A mouse iconscroll

When Silence Is No Longer Viable For Your Brand

Branding Post share icon

When a brand finds itself caught in the crossroads of a social, cultural, or political crisis, what is the proper response? Is it a better option to ride it out and remain silent, or does a brand have some kind of responsibility to take a stand, and/or illuminate it’s position on the social issues of the day.

While most brands are naturally reluctant to enter political discussions, many consumer-facing brands have difficult choices to make when issues like the state of race relations, racial violence, and police brutality become more than mere politics in our society… as they have now in America.

  • For example, in the past several months alone, we’ve seen major brands like Wendy’s, and multi-sponsor organizations such as NASCAR, navigate the unfortunate and unexpected public-facing conditions of racially-charged events.

We can assume that companies of all sizes, and brands in every sector, are likely to (sooner or later) find themselves managing some manner of address to the social and cultural events of the day. In other words, at some point in the future, silence may no longer be an option for your brand. How will you and your brand navigate that?

Stylized red and black pacman illustration

The trick to navigating your brand along the controversial issues of 2020 (and beyond) is not merely to deploy a well-intended campaign of social tactics. Resist doing merely that. The trick is to do the hard work of identifying your brand’s (or your company’s) fundamental values and then to commit to the daily advancement of those values.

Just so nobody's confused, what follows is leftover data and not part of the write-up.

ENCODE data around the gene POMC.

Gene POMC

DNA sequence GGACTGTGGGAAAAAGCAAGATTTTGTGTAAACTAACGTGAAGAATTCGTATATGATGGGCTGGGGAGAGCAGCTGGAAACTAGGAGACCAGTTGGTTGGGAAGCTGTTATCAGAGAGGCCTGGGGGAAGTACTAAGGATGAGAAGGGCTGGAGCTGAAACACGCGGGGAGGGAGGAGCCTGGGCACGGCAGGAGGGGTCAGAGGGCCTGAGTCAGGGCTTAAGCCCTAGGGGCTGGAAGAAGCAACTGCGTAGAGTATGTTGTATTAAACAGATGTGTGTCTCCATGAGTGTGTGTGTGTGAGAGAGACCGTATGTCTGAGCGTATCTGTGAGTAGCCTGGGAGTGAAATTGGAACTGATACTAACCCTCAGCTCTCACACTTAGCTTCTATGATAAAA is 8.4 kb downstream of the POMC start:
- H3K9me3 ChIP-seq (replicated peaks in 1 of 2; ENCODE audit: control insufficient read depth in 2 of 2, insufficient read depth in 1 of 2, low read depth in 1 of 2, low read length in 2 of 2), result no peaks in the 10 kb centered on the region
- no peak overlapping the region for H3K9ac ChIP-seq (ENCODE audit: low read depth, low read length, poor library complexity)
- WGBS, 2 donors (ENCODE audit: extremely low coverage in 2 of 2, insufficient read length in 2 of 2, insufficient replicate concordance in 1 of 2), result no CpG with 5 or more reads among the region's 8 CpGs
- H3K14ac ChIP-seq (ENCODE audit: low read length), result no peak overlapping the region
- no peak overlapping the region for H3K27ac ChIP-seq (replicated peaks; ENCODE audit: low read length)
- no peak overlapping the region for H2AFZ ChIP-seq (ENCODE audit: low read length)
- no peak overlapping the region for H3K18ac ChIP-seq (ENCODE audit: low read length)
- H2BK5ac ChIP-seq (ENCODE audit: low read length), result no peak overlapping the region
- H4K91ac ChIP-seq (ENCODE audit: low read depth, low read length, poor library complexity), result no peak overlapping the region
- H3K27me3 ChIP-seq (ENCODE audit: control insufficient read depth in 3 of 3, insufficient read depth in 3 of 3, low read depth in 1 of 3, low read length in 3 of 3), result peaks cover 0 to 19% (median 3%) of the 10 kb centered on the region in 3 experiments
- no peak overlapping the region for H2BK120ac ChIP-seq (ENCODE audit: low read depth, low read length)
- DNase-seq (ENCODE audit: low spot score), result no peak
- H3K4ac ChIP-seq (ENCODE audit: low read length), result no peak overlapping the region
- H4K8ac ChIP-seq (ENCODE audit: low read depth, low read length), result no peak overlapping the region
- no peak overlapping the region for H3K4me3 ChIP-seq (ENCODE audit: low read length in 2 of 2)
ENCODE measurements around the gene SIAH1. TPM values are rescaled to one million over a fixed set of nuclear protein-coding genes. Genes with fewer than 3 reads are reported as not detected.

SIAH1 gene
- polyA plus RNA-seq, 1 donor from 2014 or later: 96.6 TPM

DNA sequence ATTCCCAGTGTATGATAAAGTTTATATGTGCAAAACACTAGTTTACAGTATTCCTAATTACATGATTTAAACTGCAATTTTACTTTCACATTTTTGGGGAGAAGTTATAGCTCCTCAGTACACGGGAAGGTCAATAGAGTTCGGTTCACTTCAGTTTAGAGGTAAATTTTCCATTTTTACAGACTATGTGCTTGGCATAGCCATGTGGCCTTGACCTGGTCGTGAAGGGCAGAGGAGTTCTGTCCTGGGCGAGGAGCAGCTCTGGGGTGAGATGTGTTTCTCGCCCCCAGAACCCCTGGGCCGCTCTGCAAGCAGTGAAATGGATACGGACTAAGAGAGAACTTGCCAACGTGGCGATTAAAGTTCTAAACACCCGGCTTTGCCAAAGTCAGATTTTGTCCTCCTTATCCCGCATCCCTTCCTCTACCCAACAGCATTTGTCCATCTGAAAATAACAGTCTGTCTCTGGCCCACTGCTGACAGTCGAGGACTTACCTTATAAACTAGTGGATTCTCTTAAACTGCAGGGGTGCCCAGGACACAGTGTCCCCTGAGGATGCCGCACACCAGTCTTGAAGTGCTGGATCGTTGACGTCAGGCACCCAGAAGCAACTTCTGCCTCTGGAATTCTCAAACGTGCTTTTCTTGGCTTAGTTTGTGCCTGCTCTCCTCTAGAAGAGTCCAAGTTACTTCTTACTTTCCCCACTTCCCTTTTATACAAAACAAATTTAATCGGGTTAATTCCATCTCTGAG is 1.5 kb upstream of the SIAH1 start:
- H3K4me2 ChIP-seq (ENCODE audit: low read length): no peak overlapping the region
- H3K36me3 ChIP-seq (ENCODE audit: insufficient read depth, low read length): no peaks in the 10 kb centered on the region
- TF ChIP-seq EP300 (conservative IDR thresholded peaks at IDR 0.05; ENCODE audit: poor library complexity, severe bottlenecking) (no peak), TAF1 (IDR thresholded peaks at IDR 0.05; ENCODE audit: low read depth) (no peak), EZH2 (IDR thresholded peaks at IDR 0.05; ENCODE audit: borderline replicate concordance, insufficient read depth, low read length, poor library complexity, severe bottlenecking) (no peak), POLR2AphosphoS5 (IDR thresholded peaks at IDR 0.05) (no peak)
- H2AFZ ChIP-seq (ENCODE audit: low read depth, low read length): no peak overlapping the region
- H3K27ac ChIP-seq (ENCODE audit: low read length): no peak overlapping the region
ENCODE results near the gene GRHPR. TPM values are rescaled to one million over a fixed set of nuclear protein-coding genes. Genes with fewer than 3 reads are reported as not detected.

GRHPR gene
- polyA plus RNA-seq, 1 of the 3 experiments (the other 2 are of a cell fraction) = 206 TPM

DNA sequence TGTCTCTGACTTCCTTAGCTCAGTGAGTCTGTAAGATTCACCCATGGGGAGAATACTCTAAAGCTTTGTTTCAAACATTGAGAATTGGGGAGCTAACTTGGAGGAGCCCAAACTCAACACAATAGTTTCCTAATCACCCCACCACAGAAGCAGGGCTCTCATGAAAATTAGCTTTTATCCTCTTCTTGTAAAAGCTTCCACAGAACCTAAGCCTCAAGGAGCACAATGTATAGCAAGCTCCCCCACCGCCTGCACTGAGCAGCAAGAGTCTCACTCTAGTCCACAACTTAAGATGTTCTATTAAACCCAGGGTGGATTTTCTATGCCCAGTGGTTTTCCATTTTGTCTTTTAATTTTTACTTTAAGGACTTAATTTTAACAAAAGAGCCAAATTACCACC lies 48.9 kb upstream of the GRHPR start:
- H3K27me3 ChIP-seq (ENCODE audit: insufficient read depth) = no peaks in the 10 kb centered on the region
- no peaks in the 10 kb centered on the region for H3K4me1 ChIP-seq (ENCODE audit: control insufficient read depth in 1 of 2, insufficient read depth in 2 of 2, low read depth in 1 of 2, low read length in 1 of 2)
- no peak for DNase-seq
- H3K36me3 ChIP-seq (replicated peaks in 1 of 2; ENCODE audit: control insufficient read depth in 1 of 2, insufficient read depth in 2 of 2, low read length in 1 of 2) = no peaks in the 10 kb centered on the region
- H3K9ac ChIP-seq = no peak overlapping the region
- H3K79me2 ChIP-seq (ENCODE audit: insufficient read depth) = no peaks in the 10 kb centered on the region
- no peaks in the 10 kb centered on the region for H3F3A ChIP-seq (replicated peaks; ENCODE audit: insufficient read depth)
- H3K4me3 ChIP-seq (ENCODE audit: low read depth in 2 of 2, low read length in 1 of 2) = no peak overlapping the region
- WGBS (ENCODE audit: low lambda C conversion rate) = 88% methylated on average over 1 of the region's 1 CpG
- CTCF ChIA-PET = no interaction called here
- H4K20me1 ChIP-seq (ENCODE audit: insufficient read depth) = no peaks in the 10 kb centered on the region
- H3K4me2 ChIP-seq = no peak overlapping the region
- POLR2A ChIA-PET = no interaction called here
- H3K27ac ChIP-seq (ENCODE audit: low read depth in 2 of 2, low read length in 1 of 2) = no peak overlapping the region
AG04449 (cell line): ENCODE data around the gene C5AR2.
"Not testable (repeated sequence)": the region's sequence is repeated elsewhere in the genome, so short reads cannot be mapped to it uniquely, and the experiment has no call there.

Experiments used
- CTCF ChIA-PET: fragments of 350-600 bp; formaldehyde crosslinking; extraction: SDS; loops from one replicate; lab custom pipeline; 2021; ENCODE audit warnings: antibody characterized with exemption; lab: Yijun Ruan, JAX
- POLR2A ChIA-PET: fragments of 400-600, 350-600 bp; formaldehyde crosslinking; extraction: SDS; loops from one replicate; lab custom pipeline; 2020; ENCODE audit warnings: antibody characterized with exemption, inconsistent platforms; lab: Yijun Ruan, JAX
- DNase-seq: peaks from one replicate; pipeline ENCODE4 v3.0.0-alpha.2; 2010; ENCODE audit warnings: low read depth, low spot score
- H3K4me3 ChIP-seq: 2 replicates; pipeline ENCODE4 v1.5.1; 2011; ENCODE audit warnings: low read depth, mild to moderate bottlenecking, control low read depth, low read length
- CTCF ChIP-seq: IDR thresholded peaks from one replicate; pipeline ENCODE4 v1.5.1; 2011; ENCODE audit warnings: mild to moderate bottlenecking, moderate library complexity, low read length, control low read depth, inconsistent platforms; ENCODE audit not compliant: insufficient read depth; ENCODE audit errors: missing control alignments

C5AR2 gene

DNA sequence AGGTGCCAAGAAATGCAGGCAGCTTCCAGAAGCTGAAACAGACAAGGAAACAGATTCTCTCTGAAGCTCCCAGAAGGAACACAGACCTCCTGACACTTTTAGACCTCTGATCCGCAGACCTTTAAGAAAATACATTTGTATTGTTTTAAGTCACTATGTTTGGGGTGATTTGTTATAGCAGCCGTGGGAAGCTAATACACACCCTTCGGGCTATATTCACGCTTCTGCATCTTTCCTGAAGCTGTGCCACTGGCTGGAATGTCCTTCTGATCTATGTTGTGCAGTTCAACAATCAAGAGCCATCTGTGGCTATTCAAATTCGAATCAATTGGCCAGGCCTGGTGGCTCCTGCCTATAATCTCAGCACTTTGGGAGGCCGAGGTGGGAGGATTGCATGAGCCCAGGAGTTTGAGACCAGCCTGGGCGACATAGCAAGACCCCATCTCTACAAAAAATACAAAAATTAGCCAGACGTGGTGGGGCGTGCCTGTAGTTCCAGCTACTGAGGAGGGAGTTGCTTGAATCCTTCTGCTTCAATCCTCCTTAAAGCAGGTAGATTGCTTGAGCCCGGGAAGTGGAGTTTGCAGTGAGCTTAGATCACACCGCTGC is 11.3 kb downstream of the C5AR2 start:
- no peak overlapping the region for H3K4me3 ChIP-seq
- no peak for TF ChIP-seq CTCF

An authentic commitment to a well-identified set of meaningful values can be a brand’s most encompassing response to manu of the ever-evolving issues of the day.

  • Ben & Jerry’s (as an example) believes in operating their company in a way that recognizes the central role that business plays in society by advancing ways to improve the quality of life locally, nationally and internationally.

This is what they are about at that company beyond making ice cream. An authentic commitment to that approach allows the company to respond to events with their values. Their customers know it and have come to expect it, so it frees them from worrying about the right tactics and responses to the social justice developments of any given day.

It doesn’t take major resources to effectively project a brand’s support for the causes and the ideas it believes in, but one must apply a genuine and authentic voice in communicating a brand’s message. The consistency of that authentic projection engenders genuine trust.

Accept that no brand is likely to always please every single customer. There will be critics, but know that sharing your brand’s values is important. When speaking out about social issues, consider the following:

  • Think about the appropriate channels: Social media can be an ideal place to show your customers the character qualities of your brand, but you may also consider including this in your brand’s email newsletter campaigns.

And wherever possible, find ways to align and connect with a cause that complements your brand’s civic values and it’s focus on supporting the pursuance of racial and social justice.

Stylized red and black pacman illustration